The Sarbat Khalsa

March 3, 2024
Reading Time
7 Minutes

What is the Sarbat Khalsa?

The Sarbat Khalsa is a Gurmat-based decision making system born out of the gift Guru Gobind Singh Ji left us in 1708 – when he passed guruship onto Guru Granth Sahib Ji and the collective Guru Khalsa Panth.

When split into its two constituent terms, Sarbat means Entire and Khalsa refers to Amritdhari Sikhs. Thus, a Sarbat Khalsa, means a meeting of the entire Khalsa Panth, in which the Guru Khalsa Panth use Guru Granth Sahib Ji as a guide to create a Gurmata (mata: “a counsel or resolution on an actionable matter” and “Gur-” indicates that the entire process and outcome happened in concordance with the Guru’s teachings). .

The Sarbat Khalsa is the perfect embodiment of Guru Hargobind Sahib Ji’s idea of Miri Piri. Where Miri is the temporal or material power – embodied by the Guru Khalsa Panth, and Piri is the spiritual power given to us by the Guru Granth Sahib Ji.

The Ideal Process

Normally, a Sarbat Khalsa occurs at the Akal Takht, but the right of calling a Sarbat Khalsa need not be reserved to the Jathedar of the Akal Takht. Especially as the sovereignty of the Akal Takht has been compromised by politics in Punjab and India.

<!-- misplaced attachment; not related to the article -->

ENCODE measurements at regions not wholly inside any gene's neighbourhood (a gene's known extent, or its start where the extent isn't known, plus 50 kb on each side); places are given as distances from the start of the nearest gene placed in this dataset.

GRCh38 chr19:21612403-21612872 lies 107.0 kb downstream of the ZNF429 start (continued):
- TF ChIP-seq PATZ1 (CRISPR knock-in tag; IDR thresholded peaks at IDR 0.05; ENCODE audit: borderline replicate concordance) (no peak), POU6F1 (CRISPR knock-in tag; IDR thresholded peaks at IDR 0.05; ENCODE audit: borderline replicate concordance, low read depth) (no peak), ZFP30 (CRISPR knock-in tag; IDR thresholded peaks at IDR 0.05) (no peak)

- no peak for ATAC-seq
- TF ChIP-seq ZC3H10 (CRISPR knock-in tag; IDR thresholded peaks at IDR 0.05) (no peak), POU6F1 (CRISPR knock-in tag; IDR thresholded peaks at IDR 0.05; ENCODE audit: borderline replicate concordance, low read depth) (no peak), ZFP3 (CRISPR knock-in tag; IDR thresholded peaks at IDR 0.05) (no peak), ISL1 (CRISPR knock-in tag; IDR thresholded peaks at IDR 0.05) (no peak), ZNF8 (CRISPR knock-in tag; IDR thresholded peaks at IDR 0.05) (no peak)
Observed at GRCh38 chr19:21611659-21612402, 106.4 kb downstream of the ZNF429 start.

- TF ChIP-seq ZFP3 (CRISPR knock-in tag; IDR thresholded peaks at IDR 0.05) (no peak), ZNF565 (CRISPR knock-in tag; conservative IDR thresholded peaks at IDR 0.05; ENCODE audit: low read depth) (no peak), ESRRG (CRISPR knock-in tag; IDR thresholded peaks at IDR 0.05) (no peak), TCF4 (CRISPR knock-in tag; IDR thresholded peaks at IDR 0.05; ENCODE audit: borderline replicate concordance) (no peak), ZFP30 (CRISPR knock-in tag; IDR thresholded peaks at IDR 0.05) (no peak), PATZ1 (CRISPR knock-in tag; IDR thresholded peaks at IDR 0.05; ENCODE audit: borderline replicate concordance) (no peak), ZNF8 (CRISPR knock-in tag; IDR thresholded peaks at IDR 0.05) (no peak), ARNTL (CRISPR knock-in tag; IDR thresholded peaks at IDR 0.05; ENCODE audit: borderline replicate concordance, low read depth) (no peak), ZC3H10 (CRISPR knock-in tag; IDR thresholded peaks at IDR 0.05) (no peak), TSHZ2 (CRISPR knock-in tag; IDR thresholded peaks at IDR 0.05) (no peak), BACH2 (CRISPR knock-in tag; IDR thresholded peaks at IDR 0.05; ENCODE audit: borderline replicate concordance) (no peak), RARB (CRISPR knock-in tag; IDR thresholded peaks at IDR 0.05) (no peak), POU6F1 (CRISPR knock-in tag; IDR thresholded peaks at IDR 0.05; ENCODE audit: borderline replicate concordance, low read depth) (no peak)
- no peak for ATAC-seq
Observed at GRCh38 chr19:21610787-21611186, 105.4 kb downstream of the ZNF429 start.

Apart from this, the Sarbat Khalsa is a gathering which begins with an ardaas and occurs in the presence of Guru Granth Sahib Ji, reminding participants of their spiritual master. All the participants have an equal say in the process, and by the end, as John Malcolm observed in A Sketch of the Sikhs; “all internal disputes” were forgotten, and there was “complete union in one cause” (Malcolm & Kapur, 2007). Any animosities between different individuals are set aside. The vices: arrogance, greed, anger, lust and attachment we carry as individuals are nullified through this meeting with Guru Sahib. It is the “supreme sovereign body” and has the ability to “direct the affairs of [our] community” (Singh, 1998).

The goal of a Sarbat Khalsa is unique to other systems, as we do not seek the agreement of the majority. Those systems as mentioned earlier, lead to the disillusionment of the minority. Instead, we look for consensus (agreement), before reaching a Gurmata. Until reaching a consensus, participating members look for solutions that all (instead of just the majority) can agree to, and in this way we safeguard the interests of all (Sarbat).

What has the Sarbat Khalsa been used for in the Past?

The Sarbat Khalsa is an institution which over the years has fallen into disuse, at least compared to the frequency with which they were convened during the 18th century.